Department of Justice Announces New Standards for Initiative on Executive Clemency

By Christopher Zoukis /

On April 23, 2014, Attorney General of the United States, Eric H. Holder, Jr. announced a new initiative intended to encourage appropriate candidates to petition for executive clemency from the President of the United States.

The initiative comes amid public statements by Holder and other top federal officials suggesting President Barrack H. Obama may eventually issue hundreds, if not thousands, of commutations to federal prisoners, mostly for non-violent drug offenders sentenced under now mostly discarded sentencing policies that affected a disproportionate number of minorities.

The April 23, 2014 announcement has prompted the Department of Justice (DOJ), through the Federal Bureau of Prisons, to set forth specific standards for the new initiative, and announces the formation of the Clemency Project 2014, a consortium of defense attorneys and non-profit organizations who have volunteered to assist some candidates for clemency advance their petitions.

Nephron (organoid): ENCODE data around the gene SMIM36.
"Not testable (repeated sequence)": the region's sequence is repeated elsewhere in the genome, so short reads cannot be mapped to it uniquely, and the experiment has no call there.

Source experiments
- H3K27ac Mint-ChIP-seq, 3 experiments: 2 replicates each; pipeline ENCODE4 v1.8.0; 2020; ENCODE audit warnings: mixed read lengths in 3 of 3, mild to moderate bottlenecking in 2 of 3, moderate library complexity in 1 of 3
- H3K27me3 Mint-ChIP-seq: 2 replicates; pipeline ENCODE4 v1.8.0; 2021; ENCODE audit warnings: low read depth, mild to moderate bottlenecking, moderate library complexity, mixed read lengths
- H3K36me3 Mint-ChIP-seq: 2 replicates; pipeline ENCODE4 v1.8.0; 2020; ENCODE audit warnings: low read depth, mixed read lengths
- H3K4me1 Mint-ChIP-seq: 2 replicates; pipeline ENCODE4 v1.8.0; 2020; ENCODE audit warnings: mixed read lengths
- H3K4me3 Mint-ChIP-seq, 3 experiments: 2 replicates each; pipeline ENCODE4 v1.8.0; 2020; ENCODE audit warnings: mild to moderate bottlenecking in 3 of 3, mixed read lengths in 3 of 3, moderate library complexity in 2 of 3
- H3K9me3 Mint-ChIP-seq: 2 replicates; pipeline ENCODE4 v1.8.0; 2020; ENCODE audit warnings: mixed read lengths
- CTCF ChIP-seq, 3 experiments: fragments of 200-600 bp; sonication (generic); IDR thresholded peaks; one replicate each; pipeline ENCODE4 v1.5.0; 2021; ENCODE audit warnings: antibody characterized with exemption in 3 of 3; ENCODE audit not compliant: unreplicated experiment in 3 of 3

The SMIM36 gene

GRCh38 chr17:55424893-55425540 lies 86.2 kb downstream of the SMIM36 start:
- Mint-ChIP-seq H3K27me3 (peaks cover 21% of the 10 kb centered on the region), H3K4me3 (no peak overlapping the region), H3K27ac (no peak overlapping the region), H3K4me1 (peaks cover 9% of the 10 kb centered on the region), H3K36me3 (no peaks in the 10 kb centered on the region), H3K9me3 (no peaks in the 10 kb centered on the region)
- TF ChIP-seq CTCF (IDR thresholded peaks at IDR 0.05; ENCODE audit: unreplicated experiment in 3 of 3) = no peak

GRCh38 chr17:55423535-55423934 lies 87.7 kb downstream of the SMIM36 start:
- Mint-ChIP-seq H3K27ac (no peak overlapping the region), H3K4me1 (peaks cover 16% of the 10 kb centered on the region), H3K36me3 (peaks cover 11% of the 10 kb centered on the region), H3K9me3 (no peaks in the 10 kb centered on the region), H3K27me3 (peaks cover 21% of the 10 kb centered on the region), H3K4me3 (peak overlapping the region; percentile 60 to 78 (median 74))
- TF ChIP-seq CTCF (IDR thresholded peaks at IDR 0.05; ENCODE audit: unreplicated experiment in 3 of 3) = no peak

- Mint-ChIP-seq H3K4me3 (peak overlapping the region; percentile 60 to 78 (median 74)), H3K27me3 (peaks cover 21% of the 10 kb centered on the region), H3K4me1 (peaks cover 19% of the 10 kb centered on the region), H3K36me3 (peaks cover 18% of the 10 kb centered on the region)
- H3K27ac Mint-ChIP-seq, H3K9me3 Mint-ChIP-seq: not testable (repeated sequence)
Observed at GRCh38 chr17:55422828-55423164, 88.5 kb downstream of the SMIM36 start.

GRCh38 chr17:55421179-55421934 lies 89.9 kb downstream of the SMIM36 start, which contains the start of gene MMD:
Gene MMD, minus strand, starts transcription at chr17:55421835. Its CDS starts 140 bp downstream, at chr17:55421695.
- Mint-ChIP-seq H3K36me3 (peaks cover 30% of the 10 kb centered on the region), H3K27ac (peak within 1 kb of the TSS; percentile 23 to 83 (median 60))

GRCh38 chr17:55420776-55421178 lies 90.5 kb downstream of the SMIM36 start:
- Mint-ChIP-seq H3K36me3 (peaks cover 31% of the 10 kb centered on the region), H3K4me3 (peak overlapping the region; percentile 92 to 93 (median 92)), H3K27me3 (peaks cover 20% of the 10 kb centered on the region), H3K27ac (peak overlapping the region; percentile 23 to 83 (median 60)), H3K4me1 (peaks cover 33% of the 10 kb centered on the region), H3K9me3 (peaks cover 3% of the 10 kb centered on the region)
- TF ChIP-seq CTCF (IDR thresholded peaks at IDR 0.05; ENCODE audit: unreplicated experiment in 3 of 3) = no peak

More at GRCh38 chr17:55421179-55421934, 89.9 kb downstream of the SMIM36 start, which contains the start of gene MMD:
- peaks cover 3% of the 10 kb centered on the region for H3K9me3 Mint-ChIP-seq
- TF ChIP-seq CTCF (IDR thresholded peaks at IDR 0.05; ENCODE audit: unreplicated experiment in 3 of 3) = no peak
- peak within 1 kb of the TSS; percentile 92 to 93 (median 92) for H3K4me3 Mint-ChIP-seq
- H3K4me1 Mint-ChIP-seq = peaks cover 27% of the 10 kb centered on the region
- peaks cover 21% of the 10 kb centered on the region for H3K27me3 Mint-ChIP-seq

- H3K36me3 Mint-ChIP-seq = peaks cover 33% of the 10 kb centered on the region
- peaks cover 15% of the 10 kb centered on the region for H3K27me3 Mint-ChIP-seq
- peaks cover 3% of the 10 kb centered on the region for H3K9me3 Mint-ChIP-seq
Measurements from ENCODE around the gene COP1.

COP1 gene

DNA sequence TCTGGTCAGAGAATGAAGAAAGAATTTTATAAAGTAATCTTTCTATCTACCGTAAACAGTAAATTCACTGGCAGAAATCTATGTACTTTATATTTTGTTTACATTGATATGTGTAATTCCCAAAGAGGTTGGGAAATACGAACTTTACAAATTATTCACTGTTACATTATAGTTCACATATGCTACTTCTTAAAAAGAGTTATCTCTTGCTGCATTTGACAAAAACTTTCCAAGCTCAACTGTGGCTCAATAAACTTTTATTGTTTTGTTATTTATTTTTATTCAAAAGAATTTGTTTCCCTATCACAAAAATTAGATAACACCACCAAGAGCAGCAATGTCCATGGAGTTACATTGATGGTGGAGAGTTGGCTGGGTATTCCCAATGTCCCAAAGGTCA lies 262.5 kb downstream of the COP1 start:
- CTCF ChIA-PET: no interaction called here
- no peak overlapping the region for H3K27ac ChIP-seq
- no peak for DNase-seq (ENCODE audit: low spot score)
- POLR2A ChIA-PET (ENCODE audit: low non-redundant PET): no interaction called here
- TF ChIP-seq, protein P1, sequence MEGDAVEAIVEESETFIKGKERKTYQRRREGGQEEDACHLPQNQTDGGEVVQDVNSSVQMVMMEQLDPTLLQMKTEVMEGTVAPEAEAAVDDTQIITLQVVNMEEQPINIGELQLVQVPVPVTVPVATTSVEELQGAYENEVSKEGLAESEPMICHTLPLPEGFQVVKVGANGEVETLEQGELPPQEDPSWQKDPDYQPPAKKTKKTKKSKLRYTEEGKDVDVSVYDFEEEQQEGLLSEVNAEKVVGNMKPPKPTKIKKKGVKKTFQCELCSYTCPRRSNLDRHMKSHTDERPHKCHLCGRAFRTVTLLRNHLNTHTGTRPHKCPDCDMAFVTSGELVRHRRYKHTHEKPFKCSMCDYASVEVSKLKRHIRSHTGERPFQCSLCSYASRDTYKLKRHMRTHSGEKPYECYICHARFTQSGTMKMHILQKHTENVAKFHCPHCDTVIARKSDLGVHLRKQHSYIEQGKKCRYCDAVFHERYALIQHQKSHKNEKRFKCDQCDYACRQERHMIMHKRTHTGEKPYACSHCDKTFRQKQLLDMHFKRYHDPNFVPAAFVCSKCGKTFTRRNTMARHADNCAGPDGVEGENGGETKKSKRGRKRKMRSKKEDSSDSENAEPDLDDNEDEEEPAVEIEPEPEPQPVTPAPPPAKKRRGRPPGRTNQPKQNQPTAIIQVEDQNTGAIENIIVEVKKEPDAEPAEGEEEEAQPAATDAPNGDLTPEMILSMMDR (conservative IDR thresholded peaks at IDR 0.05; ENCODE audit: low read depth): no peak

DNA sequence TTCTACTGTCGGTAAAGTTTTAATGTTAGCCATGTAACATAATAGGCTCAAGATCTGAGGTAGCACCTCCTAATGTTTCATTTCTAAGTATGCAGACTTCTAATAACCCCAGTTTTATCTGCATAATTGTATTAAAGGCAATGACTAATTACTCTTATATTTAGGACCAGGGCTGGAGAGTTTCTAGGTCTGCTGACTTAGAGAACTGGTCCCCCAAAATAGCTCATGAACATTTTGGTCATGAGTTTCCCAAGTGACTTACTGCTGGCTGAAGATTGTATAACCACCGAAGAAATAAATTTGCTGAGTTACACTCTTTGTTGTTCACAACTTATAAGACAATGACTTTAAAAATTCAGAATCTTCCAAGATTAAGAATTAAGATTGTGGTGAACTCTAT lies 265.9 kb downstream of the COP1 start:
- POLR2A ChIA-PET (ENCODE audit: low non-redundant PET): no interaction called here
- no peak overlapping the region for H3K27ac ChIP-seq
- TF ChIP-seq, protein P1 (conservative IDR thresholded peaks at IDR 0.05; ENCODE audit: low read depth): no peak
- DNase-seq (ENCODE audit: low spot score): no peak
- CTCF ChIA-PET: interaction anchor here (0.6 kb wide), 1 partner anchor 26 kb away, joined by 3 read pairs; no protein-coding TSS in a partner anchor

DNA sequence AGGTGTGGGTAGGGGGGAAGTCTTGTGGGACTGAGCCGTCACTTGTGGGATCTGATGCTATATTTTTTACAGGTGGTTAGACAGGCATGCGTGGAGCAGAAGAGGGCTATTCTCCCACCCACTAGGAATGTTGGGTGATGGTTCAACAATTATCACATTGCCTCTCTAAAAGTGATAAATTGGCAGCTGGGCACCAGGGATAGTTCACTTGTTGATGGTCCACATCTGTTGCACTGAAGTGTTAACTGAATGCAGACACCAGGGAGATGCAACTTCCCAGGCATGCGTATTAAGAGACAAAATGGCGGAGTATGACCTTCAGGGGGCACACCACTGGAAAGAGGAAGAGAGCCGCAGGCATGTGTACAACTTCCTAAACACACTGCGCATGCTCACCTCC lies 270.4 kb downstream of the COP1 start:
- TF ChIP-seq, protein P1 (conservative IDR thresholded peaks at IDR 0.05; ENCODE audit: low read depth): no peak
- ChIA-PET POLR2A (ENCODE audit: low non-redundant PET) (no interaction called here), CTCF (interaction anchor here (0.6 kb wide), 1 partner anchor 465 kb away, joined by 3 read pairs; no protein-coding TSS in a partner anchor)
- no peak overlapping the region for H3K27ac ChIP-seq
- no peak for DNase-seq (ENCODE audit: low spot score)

The Criteria for Clemency

While the Constitution accords the President the authority to bestow clemency on anyone, the 2014 initiative is targeted at clemency for a specific profile of offenders.  According to a Federal Bureau of Prisons announcement made on May 5, 2014, it invites petitions from “non-violent federal inmates who would not pose a threat to public safety if released.”  The announcement stated that the initiative is limited to inmates who:

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